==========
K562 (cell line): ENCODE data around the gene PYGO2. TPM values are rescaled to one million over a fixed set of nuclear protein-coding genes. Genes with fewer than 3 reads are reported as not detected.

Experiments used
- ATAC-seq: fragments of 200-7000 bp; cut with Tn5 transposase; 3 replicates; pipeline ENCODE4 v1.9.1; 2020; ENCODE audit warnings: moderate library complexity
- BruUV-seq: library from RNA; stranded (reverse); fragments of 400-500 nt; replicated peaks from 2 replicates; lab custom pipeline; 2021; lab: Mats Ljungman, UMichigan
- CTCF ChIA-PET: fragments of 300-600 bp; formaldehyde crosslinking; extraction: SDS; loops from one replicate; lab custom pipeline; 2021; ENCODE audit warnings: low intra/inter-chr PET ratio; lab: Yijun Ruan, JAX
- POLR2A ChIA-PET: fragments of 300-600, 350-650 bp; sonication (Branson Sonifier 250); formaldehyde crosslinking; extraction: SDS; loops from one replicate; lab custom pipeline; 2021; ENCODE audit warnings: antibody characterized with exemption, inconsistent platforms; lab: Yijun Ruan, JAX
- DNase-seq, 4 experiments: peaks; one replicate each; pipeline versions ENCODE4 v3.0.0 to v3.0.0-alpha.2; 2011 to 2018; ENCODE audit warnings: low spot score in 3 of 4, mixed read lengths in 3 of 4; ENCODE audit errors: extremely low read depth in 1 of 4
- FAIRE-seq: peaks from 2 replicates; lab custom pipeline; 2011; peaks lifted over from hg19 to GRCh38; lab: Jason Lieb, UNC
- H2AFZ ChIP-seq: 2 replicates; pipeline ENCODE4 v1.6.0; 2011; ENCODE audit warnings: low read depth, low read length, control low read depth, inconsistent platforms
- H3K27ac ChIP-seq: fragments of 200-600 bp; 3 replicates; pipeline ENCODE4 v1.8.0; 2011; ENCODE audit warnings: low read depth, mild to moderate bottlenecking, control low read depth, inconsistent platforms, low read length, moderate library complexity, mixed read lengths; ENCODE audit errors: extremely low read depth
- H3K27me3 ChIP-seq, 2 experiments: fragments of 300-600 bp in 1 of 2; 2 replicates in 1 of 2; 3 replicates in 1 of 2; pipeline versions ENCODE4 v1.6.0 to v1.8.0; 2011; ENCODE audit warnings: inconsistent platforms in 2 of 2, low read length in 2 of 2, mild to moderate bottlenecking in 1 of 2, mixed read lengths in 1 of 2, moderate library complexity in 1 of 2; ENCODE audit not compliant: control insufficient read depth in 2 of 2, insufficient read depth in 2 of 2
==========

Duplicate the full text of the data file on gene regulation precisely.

K562 (cell line): ENCODE data around the gene PYGO2. TPM values are rescaled to one million over a fixed set of nuclear protein-coding genes. Genes with fewer than 3 reads are reported as not detected.

Experiments used
- ATAC-seq: fragments of 200-7000 bp; cut with Tn5 transposase; 3 replicates; pipeline ENCODE4 v1.9.1; 2020; ENCODE audit warnings: moderate library complexity
- BruUV-seq: library from RNA; stranded (reverse); fragments of 400-500 nt; replicated peaks from 2 replicates; lab custom pipeline; 2021; lab: Mats Ljungman, UMichigan
- CTCF ChIA-PET: fragments of 300-600 bp; formaldehyde crosslinking; extraction: SDS; loops from one replicate; lab custom pipeline; 2021; ENCODE audit warnings: low intra/inter-chr PET ratio; lab: Yijun Ruan, JAX
- POLR2A ChIA-PET: fragments of 300-600, 350-650 bp; sonication (Branson Sonifier 250); formaldehyde crosslinking; extraction: SDS; loops from one replicate; lab custom pipeline; 2021; ENCODE audit warnings: antibody characterized with exemption, inconsistent platforms; lab: Yijun Ruan, JAX
- DNase-seq, 4 experiments: peaks; one replicate each; pipeline versions ENCODE4 v3.0.0 to v3.0.0-alpha.2; 2011 to 2018; ENCODE audit warnings: low spot score in 3 of 4, mixed read lengths in 3 of 4; ENCODE audit errors: extremely low read depth in 1 of 4
- FAIRE-seq: peaks from 2 replicates; lab custom pipeline; 2011; peaks lifted over from hg19 to GRCh38; lab: Jason Lieb, UNC
- H2AFZ ChIP-seq: 2 replicates; pipeline ENCODE4 v1.6.0; 2011; ENCODE audit warnings: low read depth, low read length, control low read depth, inconsistent platforms
- H3K27ac ChIP-seq: fragments of 200-600 bp; 3 replicates; pipeline ENCODE4 v1.8.0; 2011; ENCODE audit warnings: low read depth, mild to moderate bottlenecking, control low read depth, inconsistent platforms, low read length, moderate library complexity, mixed read lengths; ENCODE audit errors: extremely low read depth
- H3K27me3 ChIP-seq, 2 experiments: fragments of 300-600 bp in 1 of 2; 2 replicates in 1 of 2; 3 replicates in 1 of 2; pipeline versions ENCODE4 v1.6.0 to v1.8.0; 2011; ENCODE audit warnings: inconsistent platforms in 2 of 2, low read length in 2 of 2, mild to moderate bottlenecking in 1 of 2, mixed read lengths in 1 of 2, moderate library complexity in 1 of 2; ENCODE audit not compliant: control insufficient read depth in 2 of 2, insufficient read depth in 2 of 2